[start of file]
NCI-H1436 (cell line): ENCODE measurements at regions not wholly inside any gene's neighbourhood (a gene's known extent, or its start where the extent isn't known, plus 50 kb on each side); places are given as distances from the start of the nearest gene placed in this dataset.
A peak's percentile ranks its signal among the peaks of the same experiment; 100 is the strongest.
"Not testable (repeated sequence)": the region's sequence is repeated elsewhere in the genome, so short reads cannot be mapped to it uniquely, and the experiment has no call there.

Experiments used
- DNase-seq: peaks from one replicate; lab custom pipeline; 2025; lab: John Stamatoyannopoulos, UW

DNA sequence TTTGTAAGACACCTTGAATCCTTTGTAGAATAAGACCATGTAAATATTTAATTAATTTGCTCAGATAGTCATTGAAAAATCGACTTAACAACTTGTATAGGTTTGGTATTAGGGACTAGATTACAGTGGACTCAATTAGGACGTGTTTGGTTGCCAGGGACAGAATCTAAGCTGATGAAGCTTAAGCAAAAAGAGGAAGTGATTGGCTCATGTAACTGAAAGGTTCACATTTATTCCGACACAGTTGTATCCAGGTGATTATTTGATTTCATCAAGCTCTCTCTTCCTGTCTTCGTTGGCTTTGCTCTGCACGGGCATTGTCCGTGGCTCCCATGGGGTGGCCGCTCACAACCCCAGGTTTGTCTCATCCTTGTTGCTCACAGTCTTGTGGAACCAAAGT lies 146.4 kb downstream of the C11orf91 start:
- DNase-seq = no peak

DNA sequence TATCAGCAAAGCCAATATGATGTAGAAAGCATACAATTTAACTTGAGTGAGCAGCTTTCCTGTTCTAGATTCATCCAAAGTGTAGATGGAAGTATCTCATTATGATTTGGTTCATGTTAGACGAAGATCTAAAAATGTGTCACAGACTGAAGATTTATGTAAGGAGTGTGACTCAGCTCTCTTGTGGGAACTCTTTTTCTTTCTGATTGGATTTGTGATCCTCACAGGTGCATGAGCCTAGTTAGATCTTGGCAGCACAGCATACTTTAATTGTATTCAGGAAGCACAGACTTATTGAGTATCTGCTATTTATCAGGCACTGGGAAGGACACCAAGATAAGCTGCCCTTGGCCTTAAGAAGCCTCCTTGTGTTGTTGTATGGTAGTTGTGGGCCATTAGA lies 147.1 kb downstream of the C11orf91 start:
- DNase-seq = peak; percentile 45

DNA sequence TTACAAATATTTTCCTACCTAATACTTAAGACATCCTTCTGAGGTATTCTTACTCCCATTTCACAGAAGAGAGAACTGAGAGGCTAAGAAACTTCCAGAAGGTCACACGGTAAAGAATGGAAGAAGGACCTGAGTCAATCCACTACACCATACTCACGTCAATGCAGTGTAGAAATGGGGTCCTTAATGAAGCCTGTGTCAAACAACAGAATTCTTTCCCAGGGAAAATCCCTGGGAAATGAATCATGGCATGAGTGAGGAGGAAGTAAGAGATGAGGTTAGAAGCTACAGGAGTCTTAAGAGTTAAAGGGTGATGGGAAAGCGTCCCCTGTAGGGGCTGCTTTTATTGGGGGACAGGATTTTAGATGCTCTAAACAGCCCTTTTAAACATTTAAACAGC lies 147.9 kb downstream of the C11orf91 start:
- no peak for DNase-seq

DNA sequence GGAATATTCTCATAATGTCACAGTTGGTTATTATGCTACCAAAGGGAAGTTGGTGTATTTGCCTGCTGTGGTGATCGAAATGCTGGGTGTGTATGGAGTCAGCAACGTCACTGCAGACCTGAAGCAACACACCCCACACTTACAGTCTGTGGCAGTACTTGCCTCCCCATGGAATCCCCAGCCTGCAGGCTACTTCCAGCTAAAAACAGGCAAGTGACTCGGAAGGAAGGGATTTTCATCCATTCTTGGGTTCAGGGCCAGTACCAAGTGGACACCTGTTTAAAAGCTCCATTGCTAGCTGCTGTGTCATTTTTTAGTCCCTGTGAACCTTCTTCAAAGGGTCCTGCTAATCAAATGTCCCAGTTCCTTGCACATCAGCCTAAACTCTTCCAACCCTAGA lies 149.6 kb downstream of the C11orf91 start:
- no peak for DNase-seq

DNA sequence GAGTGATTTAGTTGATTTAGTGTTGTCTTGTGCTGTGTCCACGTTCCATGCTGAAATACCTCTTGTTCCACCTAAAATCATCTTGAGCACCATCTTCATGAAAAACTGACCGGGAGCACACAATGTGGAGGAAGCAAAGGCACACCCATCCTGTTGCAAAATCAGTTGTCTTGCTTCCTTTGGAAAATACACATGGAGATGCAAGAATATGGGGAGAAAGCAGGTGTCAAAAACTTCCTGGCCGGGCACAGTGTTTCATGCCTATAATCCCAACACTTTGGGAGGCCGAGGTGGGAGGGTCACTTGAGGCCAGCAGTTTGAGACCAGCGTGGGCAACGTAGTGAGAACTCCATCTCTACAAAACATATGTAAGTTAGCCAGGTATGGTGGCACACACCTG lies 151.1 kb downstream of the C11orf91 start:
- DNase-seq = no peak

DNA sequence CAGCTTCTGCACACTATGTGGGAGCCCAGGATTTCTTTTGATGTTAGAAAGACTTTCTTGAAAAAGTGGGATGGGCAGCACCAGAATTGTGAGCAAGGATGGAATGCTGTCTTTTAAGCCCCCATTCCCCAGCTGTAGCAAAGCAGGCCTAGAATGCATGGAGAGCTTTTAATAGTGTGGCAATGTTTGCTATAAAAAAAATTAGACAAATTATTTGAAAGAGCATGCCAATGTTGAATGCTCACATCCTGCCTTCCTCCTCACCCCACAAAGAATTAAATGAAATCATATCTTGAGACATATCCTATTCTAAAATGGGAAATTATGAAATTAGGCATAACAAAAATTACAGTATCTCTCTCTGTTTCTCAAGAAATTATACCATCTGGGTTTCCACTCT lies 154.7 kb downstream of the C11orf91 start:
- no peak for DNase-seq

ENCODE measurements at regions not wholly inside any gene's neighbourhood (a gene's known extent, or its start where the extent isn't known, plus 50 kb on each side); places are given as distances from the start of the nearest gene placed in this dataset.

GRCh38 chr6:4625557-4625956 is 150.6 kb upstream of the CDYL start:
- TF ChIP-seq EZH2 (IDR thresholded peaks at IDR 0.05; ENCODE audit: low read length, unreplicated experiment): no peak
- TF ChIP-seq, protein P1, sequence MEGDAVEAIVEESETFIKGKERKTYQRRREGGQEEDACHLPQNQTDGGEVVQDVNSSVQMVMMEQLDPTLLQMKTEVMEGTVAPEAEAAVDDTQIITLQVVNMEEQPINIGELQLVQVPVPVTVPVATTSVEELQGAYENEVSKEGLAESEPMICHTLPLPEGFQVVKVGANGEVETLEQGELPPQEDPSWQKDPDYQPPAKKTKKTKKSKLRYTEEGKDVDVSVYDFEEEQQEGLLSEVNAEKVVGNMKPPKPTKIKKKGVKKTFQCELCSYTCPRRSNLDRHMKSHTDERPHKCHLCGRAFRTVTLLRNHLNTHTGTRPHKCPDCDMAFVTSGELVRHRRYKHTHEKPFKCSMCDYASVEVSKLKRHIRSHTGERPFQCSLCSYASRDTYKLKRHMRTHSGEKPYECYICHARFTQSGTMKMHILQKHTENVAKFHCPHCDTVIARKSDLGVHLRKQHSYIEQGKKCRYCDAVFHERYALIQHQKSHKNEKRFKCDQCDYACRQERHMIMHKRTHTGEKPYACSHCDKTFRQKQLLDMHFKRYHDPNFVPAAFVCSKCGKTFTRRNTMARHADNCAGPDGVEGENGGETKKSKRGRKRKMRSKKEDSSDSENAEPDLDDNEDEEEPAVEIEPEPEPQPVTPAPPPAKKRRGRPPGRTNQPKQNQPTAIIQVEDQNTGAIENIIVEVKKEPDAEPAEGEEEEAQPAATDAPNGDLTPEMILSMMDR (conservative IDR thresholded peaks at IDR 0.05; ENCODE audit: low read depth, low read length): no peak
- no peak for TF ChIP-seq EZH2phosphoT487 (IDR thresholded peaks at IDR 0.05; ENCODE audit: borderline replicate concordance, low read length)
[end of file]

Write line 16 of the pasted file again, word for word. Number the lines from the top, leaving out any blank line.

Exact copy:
DNA sequence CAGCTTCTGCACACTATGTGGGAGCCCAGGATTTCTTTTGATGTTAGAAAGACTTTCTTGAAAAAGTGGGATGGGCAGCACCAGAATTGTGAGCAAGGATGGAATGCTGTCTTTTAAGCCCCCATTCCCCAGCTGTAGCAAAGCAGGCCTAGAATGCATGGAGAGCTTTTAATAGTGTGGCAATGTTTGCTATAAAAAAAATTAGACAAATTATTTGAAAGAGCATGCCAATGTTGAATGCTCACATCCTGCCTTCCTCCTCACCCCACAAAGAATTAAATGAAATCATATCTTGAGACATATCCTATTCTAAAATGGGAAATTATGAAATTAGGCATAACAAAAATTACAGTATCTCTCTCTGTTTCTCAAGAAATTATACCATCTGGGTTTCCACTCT lies 154.7 kb downstream of the C11orf91 start: